|Figure 2. Banda Aceh BMKG Office|
1. Earthquake Source
|Figure 3. Tectonic Plate Globe|
2. Earthquake Parameters
To be able to determine the epicenter of an earthquake, there are several parameters used, namely:
- Origin Time:
Origin Time is the time an earthquake occurs at its source in the earth.
- Epicenter [Latitude and Longitude]
A point or line on the surface of the earth that is perpendicular to the hypocenter.
- Hypocenter [Depth (h)]
The source or place of tectonic, volcanic or ruins causing earthquakes.
- Magnitude [Strength]
Magnitude is an earthquake parameter that is measured based on what happened in a certain area, due to earthquake shocks.
- The earthquake was very large with a magnitude greater than 8 SR.
- Large magnitude earthquake between 7 to 8 SR.
- The earthquake damaged the magnitude between 5 and 6 SR.
- The earthquake was magnitude between 4 to 5 SR.
- Small earthquake with a magnitude of 3 to 4 SR.
- Micro magnitude earthquake between 1 to 3 SR.
- An ultra micro earthquake with a magnitude smaller than 1 SR.
The level of damage that is felt at the location. This scale called MMI (Modified Mercalli Intensity) was introduced by Giuseppe Mercalli in 1902.
3. Seismic Waves
4. Earthquake Strength Measurement
5. Earthquake Classification
Tekntonik earthquake is an earthquake that occurs from the movement of plates or the earth's crust.
b. Volcanic Earthquake
Volcanic earthquake is an earthquake caused by the movement or activity of magma in a volcano.
c. Earthquake Collapse
The earthquake or the earthquake is an earthquake that occurs because of the collapse of the soil or rocks
d. Falling Earthquake
A fall earthquake is an earthquake that occurs as a result of a meteor or rock falling to earth. This falling meteor will cause earth vibrations if the meteor mass is large enough.
f. Artificial Earthquake
An artificial earthquake is an earthquake that occurs due to human activities such as underground or sea nuclear detonation experiments which can cause earth vibrations
|Figure 5. Seismograph (Wikipedia)|
|Figure 6. Seismometer (Kinemetrics)|
|Figure 7. Seismogram (media.npr.org)|
|Figure 8. Seismograf (china.org.cn)|
7. Seismogram Analysis
a. Determination of primary waves
|Figure 9. P Waves|
b. Secondary wave determination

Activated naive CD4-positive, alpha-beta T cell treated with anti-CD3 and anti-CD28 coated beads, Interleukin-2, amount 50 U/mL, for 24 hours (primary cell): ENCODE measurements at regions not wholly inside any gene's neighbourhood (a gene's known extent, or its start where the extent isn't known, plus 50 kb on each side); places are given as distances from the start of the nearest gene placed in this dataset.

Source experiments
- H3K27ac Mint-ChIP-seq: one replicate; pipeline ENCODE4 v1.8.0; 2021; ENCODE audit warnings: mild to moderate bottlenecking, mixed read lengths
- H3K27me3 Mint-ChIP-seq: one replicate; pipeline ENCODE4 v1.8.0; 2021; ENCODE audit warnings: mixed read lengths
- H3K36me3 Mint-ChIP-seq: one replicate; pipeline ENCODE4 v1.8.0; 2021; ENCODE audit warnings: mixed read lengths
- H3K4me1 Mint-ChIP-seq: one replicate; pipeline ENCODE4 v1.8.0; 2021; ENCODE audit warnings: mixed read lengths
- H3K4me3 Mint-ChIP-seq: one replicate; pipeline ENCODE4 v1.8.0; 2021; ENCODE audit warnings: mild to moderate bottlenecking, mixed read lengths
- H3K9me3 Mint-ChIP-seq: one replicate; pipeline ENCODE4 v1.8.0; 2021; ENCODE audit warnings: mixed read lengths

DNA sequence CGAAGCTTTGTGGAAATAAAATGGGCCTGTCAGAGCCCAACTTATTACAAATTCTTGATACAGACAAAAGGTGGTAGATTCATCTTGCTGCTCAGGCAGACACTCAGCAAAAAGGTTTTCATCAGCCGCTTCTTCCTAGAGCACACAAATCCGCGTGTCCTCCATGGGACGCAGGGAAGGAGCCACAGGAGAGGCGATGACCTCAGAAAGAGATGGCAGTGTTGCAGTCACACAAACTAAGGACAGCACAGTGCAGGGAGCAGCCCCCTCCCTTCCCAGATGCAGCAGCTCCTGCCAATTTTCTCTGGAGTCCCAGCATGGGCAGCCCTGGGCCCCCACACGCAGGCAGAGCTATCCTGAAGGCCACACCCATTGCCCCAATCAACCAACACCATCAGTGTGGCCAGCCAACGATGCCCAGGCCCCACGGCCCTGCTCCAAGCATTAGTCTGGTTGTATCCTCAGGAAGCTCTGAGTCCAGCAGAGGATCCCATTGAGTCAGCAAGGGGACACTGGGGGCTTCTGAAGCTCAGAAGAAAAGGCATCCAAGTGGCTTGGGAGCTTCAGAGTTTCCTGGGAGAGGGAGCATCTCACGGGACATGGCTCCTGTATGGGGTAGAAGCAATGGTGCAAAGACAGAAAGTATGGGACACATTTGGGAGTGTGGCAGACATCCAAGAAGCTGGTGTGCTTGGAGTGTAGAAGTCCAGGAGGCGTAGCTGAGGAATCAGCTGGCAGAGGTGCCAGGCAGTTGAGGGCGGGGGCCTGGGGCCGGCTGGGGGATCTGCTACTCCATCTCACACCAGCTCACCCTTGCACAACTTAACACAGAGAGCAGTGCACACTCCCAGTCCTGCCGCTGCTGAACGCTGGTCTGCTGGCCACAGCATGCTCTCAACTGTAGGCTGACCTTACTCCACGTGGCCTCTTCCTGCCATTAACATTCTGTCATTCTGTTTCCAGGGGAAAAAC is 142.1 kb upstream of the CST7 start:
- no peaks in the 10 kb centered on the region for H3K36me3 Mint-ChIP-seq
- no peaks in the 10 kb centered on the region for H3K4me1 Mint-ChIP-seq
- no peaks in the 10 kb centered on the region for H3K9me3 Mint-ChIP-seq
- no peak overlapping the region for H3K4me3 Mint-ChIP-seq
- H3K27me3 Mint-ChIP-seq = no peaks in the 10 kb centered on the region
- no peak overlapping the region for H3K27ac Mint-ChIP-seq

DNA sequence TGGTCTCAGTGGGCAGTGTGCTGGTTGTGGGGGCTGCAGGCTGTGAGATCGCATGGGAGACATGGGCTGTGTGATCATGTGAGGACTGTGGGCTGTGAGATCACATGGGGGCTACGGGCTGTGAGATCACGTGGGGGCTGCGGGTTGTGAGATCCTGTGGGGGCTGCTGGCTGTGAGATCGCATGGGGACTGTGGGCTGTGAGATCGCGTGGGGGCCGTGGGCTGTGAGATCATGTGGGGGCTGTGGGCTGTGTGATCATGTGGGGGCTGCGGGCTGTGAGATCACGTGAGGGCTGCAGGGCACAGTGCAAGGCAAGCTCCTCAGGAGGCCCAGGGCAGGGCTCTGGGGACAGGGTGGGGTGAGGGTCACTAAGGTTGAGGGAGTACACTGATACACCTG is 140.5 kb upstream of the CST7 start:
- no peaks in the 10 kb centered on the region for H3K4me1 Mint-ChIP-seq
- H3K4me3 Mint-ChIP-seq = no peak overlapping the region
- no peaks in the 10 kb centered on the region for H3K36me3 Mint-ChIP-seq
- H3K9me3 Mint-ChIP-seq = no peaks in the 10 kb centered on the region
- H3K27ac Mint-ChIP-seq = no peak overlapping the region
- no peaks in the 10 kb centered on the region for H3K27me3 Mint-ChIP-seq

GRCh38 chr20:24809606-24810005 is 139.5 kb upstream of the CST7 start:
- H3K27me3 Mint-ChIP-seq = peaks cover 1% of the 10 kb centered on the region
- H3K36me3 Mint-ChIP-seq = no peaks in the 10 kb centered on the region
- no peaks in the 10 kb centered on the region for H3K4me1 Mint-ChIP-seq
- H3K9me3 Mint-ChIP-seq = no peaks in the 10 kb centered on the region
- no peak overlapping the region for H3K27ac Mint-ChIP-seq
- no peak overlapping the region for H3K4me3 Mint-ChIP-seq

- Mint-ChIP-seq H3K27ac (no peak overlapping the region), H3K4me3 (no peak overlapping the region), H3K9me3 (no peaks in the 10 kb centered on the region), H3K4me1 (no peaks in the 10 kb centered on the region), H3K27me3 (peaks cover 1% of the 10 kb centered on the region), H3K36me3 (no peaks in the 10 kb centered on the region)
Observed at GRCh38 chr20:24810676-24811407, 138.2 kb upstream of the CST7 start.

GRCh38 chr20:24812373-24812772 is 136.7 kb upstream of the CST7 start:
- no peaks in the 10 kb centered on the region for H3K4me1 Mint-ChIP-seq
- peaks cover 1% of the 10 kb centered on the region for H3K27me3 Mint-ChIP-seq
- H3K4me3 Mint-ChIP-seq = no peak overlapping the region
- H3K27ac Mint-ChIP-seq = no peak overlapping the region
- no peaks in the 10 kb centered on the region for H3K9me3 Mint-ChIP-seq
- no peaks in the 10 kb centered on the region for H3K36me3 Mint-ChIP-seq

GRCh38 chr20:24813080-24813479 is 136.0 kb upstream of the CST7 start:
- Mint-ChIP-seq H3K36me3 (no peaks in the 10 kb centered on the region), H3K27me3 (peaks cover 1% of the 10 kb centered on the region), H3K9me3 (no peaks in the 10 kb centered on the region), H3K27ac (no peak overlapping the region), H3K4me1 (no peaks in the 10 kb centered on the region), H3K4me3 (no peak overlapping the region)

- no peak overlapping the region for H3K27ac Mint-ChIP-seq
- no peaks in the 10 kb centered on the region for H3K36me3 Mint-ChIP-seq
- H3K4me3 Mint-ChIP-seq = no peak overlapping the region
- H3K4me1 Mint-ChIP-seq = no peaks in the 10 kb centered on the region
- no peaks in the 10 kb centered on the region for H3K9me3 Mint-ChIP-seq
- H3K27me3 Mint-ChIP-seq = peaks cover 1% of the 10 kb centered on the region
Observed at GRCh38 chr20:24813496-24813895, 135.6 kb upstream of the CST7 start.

|Figure 10. S Waves|
c. Determine the maximum amplitude
|Figure 11. Maximum Amplitude|
d. Determination of wavelength (duration)
Figure 12. Earthquake Duration
e. Wave magnitude (earthquake strength)
Principles of Analog earthquake seismograph machine
|Figure 13 Analog Seismograph Block Diagram|
1. Seismometer Ranger SS-1
|Figure 14 Seismometer Ranger SS-1|
Seismometer SS-1 Ranger works on the basis of a "moving coil" to produce electricity based on electromagnetic fields. The construction of the Ranger SS-1 can be seen in figure 15. Inside the seismometer there are Spring Hanger Rods, Suspension Spring, Flexure, Output Coil, Mass (moving magnet), Period Extending Magnet, and Calibration Coil ... Spring Hanger Rod and Suspension Spring are useful for control the mass when used in a vertical or horizontal plane. Flexure is useful as an adhesive field for the masses. Coil output is useful as a source of voltage in case of vibrations in the SS ranger 1.
At the output coil there is a Rg resistance coil generator, which is the resistance of the generator coil (coil signal) with Ohms units. The value of this resistance is 5000 Ohms. Mass is a permanent magnet that can move.
The Exteding Magnet Period is useful for expanding the magnetic field to produce a timing. Calibration Coil is used for the calibration process. Calibration functions as a normal determination of the tool's work to show the correct value when measuring. This calibration coil has a resistance of 100Ohm.
Ranger SS-1 is a "spring-mass" instrument with electromagnetic transduction. Permanent magnets are made as seismic "mass" (figure 16) and the output coil as a transducer is attached to a frame or seismometer body (figure 17). The mass is supported by two circular flex, located at the top and bottom which functions as a buffer for the mass (figure 18). A calibration coil is shown in figure 19.
|Figure 15. Ranger SS-1 Construction|
|Figure 16. Mass|
|Figure 17. Transduser coil|
|Figure 18. Flex|
|Figure 19. Calibration Coils|
|Figure 20. Amplifier (red)|
|Figure 21. MS3106E-14S-5S connector (globelink & PEI genesis)|
|Figure 22. Configuring the Connector PIN|
|Figure 23. Analog Recorder|
|Figure 24. Timing in 1 minute / 60 seconds|
Figure 25. Timing in 15 minutes / 900 seconds
|Figure 26. Timing in 24 hours|
|Figure 27. Stepper motor on the recorder|
|Figure 28. Two stepper motors used|
|Figure 29. View of the recording pen|
Figure 30. Back view of a recording pen
|Figure 31. Front view of the selector|
|Figure 32. Back rear of the selector|
|Figure 33. Rear view of Recorder|
|Figure 34. Power Supply|
3. Seismogram analysis
|Figure 35. Recorded earthquake waves|
3.1 Determination of P Waves
|Figure 36. Earthquake position at 09:15|
Figure 37. Analysis of the P wave
3.2 Determining the S Wave
Figure 38. S-wave analysis
3.3 Determination of Amplitude
|Figure 39. Amplitude Analysis|
3.4 Determine the Duration
|Figure 40. Duration Analysis|
3.5 Determination of Impulses
|Figure 41. Impulse analysis|
3.6 Use of OpenOffice Software
|Figure 42. Software Display|
Look at the software in Figure 42, the third column is S-P which is the result of reducing the value of the P wave to the S wave. The results are obtained as follows:
This value is entered with the letter CNE, because when we analyze impulses, we get the value Up (written in C), North, and South. The data that has been obtained, is entered into the software as shown in Figure 43 below:
|Figure 43. Data entered|
3.7 Seismometer Location
|Figure 44. Seismometer location|
|Figure 45. Laying of a Seismometer|